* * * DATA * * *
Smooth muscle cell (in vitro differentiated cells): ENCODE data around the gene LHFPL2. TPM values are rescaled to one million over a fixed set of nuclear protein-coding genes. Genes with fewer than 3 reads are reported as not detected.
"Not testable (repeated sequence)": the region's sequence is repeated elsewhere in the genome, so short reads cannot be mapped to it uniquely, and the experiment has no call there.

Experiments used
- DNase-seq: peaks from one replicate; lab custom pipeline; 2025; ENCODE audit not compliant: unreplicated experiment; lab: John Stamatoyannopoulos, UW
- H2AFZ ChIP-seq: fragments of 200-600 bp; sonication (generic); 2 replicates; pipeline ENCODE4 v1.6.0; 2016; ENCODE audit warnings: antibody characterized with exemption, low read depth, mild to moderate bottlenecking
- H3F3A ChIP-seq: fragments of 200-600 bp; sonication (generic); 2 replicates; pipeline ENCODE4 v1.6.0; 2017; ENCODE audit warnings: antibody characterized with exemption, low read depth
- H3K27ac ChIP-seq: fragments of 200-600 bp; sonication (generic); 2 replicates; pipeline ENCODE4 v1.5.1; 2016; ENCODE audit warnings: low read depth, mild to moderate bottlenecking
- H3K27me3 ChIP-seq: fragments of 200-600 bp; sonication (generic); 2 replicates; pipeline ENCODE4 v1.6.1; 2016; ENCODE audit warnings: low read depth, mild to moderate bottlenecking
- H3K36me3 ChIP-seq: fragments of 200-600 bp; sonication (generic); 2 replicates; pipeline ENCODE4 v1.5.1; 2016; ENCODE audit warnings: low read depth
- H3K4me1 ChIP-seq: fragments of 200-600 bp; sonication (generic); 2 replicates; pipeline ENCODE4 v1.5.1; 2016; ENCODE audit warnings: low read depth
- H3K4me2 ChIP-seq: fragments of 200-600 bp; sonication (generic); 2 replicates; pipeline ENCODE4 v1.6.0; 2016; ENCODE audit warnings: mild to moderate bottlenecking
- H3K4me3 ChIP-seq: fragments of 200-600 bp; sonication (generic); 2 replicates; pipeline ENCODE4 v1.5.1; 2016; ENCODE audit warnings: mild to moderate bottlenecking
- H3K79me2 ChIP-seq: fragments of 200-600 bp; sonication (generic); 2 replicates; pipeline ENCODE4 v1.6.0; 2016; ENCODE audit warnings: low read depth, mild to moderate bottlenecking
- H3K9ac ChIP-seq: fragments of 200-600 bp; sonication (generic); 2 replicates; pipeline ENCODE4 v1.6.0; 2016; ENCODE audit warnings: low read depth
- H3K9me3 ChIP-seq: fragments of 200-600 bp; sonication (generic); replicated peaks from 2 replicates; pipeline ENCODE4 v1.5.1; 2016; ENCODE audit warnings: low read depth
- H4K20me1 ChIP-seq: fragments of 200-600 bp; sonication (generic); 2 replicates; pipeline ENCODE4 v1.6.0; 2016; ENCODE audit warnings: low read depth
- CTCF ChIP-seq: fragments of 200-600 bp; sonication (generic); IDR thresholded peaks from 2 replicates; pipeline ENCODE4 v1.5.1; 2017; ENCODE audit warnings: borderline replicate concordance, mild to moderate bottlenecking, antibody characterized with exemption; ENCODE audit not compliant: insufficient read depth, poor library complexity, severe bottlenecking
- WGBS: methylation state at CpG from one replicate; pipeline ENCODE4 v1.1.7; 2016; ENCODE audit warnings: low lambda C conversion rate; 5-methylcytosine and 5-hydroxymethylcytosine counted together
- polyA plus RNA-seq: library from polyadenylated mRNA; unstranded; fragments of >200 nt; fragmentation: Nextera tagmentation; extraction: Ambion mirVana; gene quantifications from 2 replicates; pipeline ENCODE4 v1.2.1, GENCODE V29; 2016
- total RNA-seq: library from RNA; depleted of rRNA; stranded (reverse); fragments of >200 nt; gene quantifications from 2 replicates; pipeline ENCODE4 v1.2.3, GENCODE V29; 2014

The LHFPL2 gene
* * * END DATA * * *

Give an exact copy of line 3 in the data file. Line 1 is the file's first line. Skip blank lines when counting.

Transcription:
Experiments used